biography of Thomas COLE (1801-1848)

Birth place: Bolton-le-Moor, Lancashire, England

Death place: Catskill, NY

Addresses: Catskill, NY (1836-on)

Profession: Landscape, portrait, and religious painter, writer

Studied: learned basics from portrait painter John Stein in Steubenville, OH, c.1820

Exhibited: PAFA, 1824-68, 1876; NAD, 1826-48; Brooklyn AA, 1864, 1872-81; Boston AC, 1878

Member: NA (founding member)

Work: Baltimore Mus. of Art; Boston Athenaeum; BMFA; Phila. Mus. Art; NMAA; Corcoran Gallery of Art; MMA; NYHS; Wadsworth Atheneum, Hartford, CT; Munson-Williams-Proctor Inst., Utica, NY; Cincinnati (OH) Mus.; Cleveland (OH) Mus.; Detroit Inst. of FA; Shelburne (VT) Mus.

Comments: One the great pioneers of the Hudson River School. He came to U.S. with his parents in 1818; spent 1818-19 in Philadelphia and on the island of Saint Eustacia in the West Indies. In 1819, he worked as a woodblock engraver in Steubenville, OH, and in 1820, he joined the staff of his sisters" Seminary for Young Ladies as a teacher of drawing and painting. Early in 1822, he began working as an itinerant portrait painter, traveling to Ohio towns such as Zanesville and Chillicothe. About this time he began painting Old Testament scenes (Ruth Gleaning," now lost) and making nature drawings. Cole joined his family in Pittsburgh in 1823 but only stayed briefly before setting off to hike from that city to Philadelphia. Once there, he showed a landscape at the annual PAFA exhibition (1824) which also included the landscapes of Thomas Doughty and Thomas Birch. Shortly after moving to NYC in 1825, Cole made the first of many trips to the Catskill mountains, sketching scenes that served as the basis for works such as "Kaaterskill Falls" (1826) and "The Clove, Catskills" (1827). These majestic and detailed depictions of the American wilderness quickly brought him recognition among other artists (including John Trumbull and Asher B. Durand), and patrons. But Cole also had a strong desire to move beyond the picturesque toward religious and allegorical landscapes, and began exploring such ideas in works like "Expulsion from the Garden of Eden" (1827, BMFA). From 1829-32, Cole was in Europe, studying the Old Masters and gaining particular inspiration from the works of Claude. He journeyed through England and Italy, painting a series of ideal landscapes with classical ruins in the background. On his return to NYC, it was his good fortune to meet the collector Luman Reed, who became interested in creating a private picture gallery with Cole"s works as the focus. It was for Reed that Cole created his first allegorical series "The Course of Empire" (1836, NYHS), which illustrated, through five panels, the rise and fall of a nation. Several years later, for patron Samuel Ward, Cole completed another allegorical series, "The Voyage of Life" (1840, Munson-Williams-Proctor Inst.) which poetically describes man's journey through life. He was prolific throughout the 1830s, producing other imaginative and allegorical landscapes ("Tinturn Abbey," Corcoran Gall.) as well as some based more on the real ("The Oxbow," 1836, MMA, and "Schroon Mountain," 1837, Cleveland Mus.). He visited Europe again in 1841-42, and on his return to America experienced a religious conversion and joined the Anglican Church; soon, more explicit religious themes emerged in his work. At the time of his death from pneumonia, Cole was working on another series, "The Cross and the World." Cole was also a Romantic writer who recorded his reverence for and responses to nature in detailed journals, poems, and an important essay "American Scenery" (which appeared in the American Monthly Magazine,1836). Signature note: Prior to 1826, Cole usually signed his wooden panels in two places as "T. Cole" and "T.C." and usually followed by the date. His early painitngs from 1824-29 are usually on wood panel. After his 1829-32 trip to Europe, most of his paintings were signed "T. Cole."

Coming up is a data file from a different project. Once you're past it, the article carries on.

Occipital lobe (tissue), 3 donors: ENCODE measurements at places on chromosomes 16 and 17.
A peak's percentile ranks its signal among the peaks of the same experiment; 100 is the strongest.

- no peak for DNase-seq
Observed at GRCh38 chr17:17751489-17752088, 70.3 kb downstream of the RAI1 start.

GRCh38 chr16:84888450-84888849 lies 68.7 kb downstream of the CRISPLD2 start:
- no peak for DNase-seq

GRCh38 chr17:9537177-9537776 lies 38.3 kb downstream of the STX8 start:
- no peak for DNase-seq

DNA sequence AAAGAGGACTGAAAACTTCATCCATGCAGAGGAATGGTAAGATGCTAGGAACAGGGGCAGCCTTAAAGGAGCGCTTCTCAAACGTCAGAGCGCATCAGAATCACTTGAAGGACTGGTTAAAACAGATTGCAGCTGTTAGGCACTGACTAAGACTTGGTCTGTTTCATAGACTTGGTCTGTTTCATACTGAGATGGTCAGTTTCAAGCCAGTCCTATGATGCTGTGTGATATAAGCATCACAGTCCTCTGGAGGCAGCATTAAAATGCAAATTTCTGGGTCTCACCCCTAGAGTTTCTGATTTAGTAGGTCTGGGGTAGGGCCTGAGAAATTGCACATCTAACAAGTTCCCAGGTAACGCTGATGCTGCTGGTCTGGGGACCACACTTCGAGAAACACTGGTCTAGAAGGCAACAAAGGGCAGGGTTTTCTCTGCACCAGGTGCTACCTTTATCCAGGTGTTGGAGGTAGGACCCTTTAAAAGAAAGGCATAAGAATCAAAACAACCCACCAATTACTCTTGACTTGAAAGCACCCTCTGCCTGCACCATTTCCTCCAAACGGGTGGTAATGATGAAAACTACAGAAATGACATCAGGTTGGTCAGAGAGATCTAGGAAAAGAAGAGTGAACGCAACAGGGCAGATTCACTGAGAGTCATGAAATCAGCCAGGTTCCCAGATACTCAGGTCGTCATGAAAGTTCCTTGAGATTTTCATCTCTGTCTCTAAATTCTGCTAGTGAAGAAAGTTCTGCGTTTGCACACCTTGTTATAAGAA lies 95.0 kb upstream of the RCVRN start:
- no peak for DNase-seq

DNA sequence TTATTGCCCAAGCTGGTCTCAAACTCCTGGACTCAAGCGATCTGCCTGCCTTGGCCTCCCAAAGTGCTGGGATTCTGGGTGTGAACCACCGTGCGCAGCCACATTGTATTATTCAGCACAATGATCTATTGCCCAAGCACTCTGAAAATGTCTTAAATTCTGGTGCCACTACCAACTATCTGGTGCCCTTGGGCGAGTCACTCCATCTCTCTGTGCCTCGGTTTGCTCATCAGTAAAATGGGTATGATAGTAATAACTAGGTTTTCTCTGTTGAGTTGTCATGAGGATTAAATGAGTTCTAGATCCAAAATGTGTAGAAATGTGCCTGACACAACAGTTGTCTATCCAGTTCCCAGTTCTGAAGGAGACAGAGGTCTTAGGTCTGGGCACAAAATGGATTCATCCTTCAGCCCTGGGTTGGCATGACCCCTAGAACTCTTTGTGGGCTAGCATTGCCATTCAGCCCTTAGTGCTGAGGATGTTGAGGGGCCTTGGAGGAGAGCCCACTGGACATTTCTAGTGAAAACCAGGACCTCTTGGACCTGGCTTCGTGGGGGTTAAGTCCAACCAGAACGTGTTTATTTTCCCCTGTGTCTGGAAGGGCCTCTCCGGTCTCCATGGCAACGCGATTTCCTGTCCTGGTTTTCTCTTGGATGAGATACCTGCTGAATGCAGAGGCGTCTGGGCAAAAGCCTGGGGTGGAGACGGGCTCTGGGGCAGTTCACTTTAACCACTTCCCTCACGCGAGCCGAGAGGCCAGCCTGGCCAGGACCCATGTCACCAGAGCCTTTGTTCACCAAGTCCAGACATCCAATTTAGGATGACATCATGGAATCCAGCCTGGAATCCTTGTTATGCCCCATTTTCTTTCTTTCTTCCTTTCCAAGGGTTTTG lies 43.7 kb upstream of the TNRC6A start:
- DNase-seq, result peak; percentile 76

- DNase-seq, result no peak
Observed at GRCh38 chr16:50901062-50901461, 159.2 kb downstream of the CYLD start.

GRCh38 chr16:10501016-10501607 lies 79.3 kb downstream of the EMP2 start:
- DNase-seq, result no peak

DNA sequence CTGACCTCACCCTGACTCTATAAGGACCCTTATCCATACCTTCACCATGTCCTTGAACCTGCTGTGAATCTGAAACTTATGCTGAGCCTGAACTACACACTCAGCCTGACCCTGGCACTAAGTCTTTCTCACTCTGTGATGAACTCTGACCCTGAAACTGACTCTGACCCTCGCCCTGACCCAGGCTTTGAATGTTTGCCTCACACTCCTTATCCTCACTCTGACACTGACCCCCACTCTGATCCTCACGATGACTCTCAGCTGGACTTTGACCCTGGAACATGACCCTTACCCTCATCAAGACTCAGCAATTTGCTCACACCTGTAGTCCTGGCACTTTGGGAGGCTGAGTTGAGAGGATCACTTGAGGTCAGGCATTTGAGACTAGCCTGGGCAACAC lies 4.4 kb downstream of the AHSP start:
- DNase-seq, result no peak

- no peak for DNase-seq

Sources: G&W; The earliest biography of Cole is Louis L. Noble's Life and Works of Thomas Cole, published shortly after the artist's death. Other sources include: French; Sweet, Hudson River School ; Cowdrey; NAD; Rutledge, PA; Rutledge, MHS; Cowdrey, AA & AAU; Albany Argus (semi-weekly), Feb.18, 1848; Graves Dictionary ; Karolik Cat.; Corcoran Gallery Cat.; Am. Inst. Cat., 1856; E.P. Lesley, "Some Clues to Thomas Cole"; E.E. Hale, "The Early Art of Thomas Cole"; Sydney Kellner, "The Beginnings of Landscape Painting in America"; E.P. Lesley, "Thomas Cole and the Romantic Sensibility"; and Evelyn Schmitt, "Two American Romantics-Thomans Cole and William Cullen Bryant." More recently, see Earl L. Powell, Thomas Cole (New York: H.N. Abrams, 1990; Elwood C. Parry, The Art of Thomas Cole: Ambition and Imagination (Newark, Del.: University of Delaware Press, 1988; Baigell, Dictionary; Campbell, New Hampshire Scenery, 36-37; Muller, Paintings and Drawings at the Shelburne Museum, 43 (w/repro.); The Boston AC; for an essay on his art materials, see A. Katlan American Artists Materials, Vol. II (Madison, CT: Sound View Press, p.491-499); Falk, PAFA, Vol. 2